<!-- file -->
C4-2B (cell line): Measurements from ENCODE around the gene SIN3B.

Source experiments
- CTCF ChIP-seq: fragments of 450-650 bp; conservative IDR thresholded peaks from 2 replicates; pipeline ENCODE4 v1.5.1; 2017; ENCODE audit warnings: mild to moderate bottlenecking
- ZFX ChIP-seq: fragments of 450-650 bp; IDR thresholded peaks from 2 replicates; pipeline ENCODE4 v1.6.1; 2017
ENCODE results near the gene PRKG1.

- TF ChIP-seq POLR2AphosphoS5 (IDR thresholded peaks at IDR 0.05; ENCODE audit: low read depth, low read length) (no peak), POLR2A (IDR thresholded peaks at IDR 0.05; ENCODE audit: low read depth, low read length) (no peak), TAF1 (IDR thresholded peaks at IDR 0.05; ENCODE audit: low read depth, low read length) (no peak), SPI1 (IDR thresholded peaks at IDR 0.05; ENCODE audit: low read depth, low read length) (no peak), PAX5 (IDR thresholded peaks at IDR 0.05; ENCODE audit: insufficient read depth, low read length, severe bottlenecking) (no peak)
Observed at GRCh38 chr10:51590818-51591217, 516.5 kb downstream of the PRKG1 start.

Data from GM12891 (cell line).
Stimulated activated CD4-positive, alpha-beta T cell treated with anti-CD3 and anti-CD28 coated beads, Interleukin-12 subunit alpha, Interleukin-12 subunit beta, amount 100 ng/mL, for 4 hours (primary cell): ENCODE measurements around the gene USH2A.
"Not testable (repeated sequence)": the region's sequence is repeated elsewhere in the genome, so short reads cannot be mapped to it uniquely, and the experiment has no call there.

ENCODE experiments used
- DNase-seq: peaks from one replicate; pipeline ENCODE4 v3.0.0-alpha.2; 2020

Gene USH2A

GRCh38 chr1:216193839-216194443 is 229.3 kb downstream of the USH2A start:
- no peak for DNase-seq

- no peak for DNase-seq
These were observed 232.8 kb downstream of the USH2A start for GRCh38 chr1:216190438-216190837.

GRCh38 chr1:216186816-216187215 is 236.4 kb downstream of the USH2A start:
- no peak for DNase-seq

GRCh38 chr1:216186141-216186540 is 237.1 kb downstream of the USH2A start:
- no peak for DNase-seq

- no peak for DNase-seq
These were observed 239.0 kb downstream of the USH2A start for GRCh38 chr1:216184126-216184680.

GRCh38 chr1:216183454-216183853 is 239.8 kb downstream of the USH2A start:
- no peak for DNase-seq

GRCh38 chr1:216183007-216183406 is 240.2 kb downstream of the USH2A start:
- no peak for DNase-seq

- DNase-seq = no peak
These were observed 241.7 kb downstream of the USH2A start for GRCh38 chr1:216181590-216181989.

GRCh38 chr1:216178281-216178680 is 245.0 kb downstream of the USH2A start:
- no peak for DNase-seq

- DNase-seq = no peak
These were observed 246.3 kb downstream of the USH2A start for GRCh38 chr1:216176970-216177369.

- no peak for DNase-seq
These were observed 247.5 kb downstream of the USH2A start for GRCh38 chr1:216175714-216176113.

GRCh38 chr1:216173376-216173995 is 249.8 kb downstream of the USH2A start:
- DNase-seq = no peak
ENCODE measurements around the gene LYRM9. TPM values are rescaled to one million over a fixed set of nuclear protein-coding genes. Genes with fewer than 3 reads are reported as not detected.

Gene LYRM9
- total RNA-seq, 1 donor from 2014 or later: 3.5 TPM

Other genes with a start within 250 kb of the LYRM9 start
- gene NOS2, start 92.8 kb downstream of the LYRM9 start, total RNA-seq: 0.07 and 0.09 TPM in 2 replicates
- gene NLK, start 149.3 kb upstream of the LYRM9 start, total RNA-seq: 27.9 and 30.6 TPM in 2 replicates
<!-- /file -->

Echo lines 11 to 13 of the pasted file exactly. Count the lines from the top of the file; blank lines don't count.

ENCODE experiments used
- DNase-seq: peaks from one replicate; pipeline ENCODE4 v3.0.0-alpha.2; 2020

Gene USH2A